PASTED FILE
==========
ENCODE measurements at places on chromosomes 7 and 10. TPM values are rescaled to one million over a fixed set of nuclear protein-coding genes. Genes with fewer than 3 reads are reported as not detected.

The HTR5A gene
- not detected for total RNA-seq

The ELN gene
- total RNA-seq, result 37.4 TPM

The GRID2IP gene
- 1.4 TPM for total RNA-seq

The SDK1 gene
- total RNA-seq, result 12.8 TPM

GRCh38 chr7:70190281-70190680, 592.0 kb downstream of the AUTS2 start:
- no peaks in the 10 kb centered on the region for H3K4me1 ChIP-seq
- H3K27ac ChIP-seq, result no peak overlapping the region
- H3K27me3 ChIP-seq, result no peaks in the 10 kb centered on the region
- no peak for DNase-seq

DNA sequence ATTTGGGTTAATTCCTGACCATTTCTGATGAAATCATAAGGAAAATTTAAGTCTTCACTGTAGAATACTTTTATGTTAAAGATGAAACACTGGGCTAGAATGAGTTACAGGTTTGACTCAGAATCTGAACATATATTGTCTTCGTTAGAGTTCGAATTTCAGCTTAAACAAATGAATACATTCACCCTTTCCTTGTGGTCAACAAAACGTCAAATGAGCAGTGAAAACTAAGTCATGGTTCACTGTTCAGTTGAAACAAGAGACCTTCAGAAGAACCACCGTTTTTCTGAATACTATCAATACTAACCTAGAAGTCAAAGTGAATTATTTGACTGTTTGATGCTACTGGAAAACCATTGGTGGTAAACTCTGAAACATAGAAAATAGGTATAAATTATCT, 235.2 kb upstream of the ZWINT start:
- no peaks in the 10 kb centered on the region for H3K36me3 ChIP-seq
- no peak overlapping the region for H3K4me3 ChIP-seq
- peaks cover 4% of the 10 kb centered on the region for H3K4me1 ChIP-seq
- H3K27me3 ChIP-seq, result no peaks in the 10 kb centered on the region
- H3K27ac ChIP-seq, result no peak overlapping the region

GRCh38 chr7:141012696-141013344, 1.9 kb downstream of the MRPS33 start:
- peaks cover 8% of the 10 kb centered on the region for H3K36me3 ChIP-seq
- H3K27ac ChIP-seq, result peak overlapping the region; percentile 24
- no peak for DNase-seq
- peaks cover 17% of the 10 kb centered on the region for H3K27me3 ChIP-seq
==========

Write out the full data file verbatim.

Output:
ENCODE measurements at places on chromosomes 7 and 10. TPM values are rescaled to one million over a fixed set of nuclear protein-coding genes. Genes with fewer than 3 reads are reported as not detected.

The HTR5A gene
- not detected for total RNA-seq

The ELN gene
- total RNA-seq, result 37.4 TPM

The GRID2IP gene
- 1.4 TPM for total RNA-seq

The SDK1 gene
- total RNA-seq, result 12.8 TPM

GRCh38 chr7:70190281-70190680, 592.0 kb downstream of the AUTS2 start:
- no peaks in the 10 kb centered on the region for H3K4me1 ChIP-seq
- H3K27ac ChIP-seq, result no peak overlapping the region
- H3K27me3 ChIP-seq, result no peaks in the 10 kb centered on the region
- no peak for DNase-seq

DNA sequence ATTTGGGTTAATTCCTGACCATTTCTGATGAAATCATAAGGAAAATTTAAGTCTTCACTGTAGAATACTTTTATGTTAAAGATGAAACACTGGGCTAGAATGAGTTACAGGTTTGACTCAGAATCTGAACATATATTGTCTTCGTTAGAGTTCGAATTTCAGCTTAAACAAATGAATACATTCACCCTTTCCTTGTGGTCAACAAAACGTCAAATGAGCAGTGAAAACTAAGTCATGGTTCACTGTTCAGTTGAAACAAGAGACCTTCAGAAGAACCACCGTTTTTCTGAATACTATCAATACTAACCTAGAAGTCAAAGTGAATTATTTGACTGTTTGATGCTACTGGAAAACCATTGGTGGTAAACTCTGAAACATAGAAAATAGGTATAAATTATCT, 235.2 kb upstream of the ZWINT start:
- no peaks in the 10 kb centered on the region for H3K36me3 ChIP-seq
- no peak overlapping the region for H3K4me3 ChIP-seq
- peaks cover 4% of the 10 kb centered on the region for H3K4me1 ChIP-seq
- H3K27me3 ChIP-seq, result no peaks in the 10 kb centered on the region
- H3K27ac ChIP-seq, result no peak overlapping the region

GRCh38 chr7:141012696-141013344, 1.9 kb downstream of the MRPS33 start:
- peaks cover 8% of the 10 kb centered on the region for H3K36me3 ChIP-seq
- H3K27ac ChIP-seq, result peak overlapping the region; percentile 24
- no peak for DNase-seq
- peaks cover 17% of the 10 kb centered on the region for H3K27me3 ChIP-seq